- Why did everyone start to hate the Russians if the U.S. did the same thing in Afghanistan, Iraq?
- What needs to be corrected in the management of Russia first?
- Why did Blaise Pascal become a religious man at the end of his life?
- How do I know if a guy likes you?
- When they say "one generation", how many do they mean?
If we consider the principle of ephe (abstinence from judgment) as a basic component of phenomenological reduction, then its most famous practical significance was that this principle, thanks to Karl Jaspers, was subsequently fixed as one of the fundamental principles of research in clinical psychology. In clinical psychology, it is understood as abstinence from nosocentric judgments during psychological research, i.e., the absence of negative emotions. a clinical psychologist, when talking to a person, should not “squeeze” the person's judgments into the framework of the symptoms of any mental disorder, even if the psychologist knows that his interlocutor has such a disorder. In other words, the material should be collected and recorded “as is”, without evaluation, bearing in mind that the psychologist cannot directly “get into the head” of another person, but only judges the content of his consciousness by external signs.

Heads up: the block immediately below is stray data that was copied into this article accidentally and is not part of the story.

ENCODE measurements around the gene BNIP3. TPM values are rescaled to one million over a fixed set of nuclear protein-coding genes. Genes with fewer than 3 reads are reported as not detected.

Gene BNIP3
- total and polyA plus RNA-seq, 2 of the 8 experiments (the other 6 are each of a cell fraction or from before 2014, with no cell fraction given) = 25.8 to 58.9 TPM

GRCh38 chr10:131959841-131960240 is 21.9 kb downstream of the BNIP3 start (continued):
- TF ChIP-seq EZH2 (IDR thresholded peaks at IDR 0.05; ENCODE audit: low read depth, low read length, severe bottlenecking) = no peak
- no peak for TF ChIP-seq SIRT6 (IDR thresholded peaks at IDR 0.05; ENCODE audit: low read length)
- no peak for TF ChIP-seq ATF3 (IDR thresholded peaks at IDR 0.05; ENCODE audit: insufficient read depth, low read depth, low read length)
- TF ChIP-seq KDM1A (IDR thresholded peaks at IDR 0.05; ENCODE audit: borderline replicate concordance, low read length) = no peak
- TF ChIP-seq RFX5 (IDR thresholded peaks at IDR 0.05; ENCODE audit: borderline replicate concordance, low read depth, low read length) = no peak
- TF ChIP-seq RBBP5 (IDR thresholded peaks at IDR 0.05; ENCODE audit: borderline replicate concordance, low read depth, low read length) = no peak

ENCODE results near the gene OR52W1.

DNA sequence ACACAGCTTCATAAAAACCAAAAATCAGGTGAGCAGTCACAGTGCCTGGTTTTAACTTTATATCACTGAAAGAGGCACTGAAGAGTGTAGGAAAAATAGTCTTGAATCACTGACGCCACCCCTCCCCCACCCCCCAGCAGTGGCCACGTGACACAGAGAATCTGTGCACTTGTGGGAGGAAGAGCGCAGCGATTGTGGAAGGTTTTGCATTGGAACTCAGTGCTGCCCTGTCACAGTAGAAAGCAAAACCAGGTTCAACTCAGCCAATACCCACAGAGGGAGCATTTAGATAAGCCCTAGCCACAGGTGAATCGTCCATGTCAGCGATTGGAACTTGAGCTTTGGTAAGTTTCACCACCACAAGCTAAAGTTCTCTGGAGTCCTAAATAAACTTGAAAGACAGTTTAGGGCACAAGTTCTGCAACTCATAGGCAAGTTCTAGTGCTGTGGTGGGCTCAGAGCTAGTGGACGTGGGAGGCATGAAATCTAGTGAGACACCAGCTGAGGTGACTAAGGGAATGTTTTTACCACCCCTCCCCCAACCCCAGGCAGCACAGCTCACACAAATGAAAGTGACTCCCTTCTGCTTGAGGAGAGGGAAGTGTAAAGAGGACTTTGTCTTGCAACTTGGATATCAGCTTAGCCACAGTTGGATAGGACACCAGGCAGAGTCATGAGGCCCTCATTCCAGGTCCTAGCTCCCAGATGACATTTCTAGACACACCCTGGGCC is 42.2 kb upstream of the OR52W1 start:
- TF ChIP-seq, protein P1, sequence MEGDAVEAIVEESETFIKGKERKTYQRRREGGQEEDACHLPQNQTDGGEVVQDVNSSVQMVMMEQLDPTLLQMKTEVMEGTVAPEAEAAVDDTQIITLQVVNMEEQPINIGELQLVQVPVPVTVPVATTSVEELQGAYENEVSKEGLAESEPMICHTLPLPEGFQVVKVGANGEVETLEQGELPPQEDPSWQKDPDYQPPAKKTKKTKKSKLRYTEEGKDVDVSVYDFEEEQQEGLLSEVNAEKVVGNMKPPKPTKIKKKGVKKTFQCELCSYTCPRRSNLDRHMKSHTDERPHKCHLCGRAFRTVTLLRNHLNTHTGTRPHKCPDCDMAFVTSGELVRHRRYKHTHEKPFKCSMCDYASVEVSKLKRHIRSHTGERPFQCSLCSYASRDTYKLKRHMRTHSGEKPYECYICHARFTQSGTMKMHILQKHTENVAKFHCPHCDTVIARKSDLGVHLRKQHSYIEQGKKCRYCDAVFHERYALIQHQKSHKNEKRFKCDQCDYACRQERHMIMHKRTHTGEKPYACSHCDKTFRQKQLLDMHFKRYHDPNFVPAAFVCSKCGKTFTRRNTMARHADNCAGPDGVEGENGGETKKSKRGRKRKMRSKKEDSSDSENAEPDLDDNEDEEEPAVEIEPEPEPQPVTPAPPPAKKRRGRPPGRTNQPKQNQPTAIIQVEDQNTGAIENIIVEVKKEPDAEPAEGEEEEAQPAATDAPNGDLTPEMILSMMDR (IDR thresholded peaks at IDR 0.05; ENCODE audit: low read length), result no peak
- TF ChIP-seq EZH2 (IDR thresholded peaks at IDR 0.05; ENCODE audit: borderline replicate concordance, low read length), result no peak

At the” everyday “level, the epoch principle in Jaspers' interpretation can be used in a similar way to improve communication skills with other people. Usually, people in the process of communication are too strongly fixed on their own ideas and stereotypes about the world around them and consciousness (what Husserl actually calls the “natural attitude” in overcoming which is a phenomenological reduction) that this prevents them from trying to understand the other. In other words, we are so focused on what seems “obvious” and “self-evident” that we can completely ignore the fact that it is not obvious to other people, or forget that “obvious” does not guarantee truth. Perhaps this reminder is one of the most important achievements of Husserl's phenomenology.
As applied to the external world, the meaning of refraining from judging “true reality” has a twofold meaning. First, it reminds us that our models of the world are limited and do not reflect reality absolutely reliably. Secondly, as in the philosophy of the ancient skeptics, from which Husserl borrowed the very term “epoch”, the epoch principle can lead to peace of mind by refraining from judging and arguing about “true reality”, replacing them with a more constructive discussion of various points of view regarding this reality from the position of”an uninterested observer of my here-being and my own Self”.